Our next stop was to be Hiva Oa, but there was supposed to be a 2-metre swell and as it’s known to be a rolly anchorage we decided to go to Tahuatu Island first. Tahuatu lies less than 4 km from the southern end of Hiva Oa and is the smallest of the inhabited Marquesan islands. The island’s two main villages Vaitahu and Hapatoni are home to most of the 653 residents.
The island has a really interesting history; while Fatu Hiva was the first Polynesian island sited by Europeans, Tahuatu was the first island set foot on by Europeans, or more precisely by Spanish explorer Alvaro de Mendaña in 1595 when he sailed into the little bay at Vaitahu, the island’s main village. He named it Madre De Dios (Mother of God). It was also at this time that he named the archipelago, “las Marquesas”.
The bay was later visited by another famous explorer, Captain James Cook in 1774, when he named the bay “Resolution Bay”. It was Admiral Dupetit-Thouars who probably had the greatest impact on the bay’s history when he claimed the island for France in 1842, and the local chief, Lotete resisted. Lotete encouraged the rebellion of his warriors and against the better-armed French, it resulted in a bloodbath. Several French sailors were killed and are now buried on a hill above Vaitahu. The admiral then built a fort overlooking the valley which remains in an overgrown state.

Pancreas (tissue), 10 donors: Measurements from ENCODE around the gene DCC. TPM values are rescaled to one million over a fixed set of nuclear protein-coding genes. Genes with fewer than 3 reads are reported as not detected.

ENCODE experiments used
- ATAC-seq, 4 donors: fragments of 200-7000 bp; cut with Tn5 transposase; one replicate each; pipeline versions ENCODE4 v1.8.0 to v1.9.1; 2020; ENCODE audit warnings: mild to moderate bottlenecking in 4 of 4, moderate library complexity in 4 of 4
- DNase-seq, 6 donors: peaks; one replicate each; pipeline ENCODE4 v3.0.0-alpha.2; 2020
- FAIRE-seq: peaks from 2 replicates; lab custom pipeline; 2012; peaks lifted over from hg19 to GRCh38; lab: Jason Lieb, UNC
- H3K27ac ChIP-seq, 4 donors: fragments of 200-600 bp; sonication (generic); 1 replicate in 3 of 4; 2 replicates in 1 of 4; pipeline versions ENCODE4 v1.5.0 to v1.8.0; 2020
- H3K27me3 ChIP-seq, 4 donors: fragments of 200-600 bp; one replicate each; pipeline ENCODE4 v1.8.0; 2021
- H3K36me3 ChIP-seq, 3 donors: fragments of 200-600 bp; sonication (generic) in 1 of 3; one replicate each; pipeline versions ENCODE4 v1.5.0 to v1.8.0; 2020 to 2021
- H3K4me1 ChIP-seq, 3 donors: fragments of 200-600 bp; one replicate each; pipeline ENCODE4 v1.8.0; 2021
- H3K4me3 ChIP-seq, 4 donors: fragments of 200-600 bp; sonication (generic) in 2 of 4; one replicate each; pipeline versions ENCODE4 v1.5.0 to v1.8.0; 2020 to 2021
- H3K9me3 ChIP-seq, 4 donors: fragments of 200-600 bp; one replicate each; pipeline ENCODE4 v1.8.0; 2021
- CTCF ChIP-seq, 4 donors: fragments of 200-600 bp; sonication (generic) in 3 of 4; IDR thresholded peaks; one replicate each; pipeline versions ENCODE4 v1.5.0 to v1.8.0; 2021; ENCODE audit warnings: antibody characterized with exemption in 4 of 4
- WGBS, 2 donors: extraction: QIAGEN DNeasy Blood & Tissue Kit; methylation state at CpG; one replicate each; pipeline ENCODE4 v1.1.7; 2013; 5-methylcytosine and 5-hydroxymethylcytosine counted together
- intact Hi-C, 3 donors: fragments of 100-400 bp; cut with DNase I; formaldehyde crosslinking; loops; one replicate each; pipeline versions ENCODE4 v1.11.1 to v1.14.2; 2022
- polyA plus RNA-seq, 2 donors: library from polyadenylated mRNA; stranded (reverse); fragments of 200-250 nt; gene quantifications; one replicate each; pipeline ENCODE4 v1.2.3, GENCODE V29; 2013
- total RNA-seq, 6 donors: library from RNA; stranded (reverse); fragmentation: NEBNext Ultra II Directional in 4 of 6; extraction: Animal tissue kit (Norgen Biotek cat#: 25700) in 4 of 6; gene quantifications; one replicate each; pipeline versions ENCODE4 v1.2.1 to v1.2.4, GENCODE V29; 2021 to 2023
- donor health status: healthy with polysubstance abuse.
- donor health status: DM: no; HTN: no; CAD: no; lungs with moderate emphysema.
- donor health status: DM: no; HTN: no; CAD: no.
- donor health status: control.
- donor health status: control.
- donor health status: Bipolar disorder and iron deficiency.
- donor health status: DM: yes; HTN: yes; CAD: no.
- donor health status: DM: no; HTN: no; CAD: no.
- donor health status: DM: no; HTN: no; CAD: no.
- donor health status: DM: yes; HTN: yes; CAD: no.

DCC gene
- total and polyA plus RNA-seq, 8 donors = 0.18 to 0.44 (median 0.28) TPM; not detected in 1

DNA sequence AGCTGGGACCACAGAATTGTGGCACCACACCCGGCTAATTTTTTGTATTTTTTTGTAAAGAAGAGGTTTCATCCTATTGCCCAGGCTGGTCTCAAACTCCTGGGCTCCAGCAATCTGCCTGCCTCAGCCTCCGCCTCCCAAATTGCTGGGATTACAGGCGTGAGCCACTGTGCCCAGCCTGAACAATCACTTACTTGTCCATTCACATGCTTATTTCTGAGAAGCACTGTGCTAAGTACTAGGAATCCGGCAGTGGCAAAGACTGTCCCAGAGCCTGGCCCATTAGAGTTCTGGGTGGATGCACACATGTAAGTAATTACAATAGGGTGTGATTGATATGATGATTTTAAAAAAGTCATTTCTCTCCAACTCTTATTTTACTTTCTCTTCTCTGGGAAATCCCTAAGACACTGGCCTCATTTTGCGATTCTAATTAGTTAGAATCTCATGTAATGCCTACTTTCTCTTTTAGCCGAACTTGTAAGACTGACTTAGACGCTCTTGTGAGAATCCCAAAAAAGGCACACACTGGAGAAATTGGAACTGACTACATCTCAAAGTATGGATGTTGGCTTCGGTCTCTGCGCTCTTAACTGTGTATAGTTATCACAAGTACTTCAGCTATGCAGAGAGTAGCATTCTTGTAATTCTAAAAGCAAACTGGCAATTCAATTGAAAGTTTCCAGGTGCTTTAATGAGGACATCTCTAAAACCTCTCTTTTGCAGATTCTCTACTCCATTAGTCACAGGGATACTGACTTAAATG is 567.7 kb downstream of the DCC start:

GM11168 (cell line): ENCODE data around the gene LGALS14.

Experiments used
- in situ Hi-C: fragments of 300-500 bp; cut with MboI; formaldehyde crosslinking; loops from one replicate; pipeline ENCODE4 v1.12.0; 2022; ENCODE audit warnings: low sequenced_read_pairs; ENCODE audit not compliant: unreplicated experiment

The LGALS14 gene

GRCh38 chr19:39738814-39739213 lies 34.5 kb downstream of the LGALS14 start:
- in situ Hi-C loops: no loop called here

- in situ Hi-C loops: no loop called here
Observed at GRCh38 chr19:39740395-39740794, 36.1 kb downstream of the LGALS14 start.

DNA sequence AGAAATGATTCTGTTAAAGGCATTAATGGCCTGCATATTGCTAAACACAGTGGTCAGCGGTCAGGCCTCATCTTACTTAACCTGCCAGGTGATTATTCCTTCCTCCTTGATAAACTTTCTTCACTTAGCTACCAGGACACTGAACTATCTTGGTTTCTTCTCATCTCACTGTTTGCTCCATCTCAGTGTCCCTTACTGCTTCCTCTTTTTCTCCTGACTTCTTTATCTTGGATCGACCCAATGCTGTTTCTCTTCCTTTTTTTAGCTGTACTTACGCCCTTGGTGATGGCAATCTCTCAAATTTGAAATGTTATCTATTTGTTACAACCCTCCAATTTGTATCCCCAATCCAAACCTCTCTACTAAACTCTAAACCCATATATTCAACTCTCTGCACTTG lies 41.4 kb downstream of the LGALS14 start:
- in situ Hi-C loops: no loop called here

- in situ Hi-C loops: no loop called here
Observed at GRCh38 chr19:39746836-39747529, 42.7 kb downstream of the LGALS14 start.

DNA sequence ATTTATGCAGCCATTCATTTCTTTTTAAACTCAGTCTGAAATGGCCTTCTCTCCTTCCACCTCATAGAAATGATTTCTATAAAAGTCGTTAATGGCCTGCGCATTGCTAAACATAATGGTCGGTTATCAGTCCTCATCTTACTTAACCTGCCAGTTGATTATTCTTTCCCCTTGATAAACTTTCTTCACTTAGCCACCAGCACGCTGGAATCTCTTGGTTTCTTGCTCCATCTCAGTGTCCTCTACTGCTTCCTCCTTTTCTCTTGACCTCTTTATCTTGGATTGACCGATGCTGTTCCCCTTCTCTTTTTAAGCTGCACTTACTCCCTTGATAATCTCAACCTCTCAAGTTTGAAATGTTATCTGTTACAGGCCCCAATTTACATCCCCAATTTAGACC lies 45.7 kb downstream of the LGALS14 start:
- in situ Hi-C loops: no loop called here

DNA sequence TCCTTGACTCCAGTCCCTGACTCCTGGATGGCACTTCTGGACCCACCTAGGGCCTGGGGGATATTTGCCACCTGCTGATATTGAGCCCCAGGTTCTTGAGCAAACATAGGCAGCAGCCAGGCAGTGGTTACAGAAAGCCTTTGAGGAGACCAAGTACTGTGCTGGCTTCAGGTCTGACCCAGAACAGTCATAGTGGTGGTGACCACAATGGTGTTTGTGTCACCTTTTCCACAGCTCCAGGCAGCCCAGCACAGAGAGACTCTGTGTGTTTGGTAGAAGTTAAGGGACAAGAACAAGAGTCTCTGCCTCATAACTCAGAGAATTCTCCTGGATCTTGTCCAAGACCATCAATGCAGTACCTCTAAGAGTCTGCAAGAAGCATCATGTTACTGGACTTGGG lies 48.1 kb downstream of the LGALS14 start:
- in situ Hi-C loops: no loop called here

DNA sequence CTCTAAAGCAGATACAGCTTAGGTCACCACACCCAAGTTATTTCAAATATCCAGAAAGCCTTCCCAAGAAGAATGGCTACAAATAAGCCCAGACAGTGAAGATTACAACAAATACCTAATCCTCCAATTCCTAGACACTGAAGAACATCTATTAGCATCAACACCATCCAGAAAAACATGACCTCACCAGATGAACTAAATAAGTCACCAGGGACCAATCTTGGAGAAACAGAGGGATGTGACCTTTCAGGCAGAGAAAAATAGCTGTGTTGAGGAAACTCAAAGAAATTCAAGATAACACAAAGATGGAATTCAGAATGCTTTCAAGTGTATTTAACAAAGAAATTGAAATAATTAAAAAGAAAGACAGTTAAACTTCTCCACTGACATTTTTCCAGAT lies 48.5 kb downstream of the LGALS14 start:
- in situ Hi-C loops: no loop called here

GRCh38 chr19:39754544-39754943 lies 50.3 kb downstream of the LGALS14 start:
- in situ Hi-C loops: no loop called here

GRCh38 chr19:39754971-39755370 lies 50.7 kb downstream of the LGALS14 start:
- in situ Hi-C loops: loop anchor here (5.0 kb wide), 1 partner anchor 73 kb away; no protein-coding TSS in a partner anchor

Vaitahu – 3/6/2021
We stopped at the village Vaitehu and went ashore looking for some internet to download a school document. A local who owns the restaurant allowed us to use his internet and then offered me coffee and some of his large oranges to take back to the boat with us. After inquiring about a tattoo artist who is supposed to live in the village for Distant Star, I was taken to talk to another local about it and left Max and Tristan to download the school document. I was told there was a tattoo artist up the hill, so I radioed Distant Star to come in. While waiting for Distant Star several other local men came over to discuss the tattooing and then seemed to decide that the village tattoo artist was too expensive and the one in Hapatoni would be better. This led to me being taken over to the little supermarket to talk to another lady whose boyfriend is the tattoo artist in Hapatoni. Eventually I left promising to return soon with Distant Star.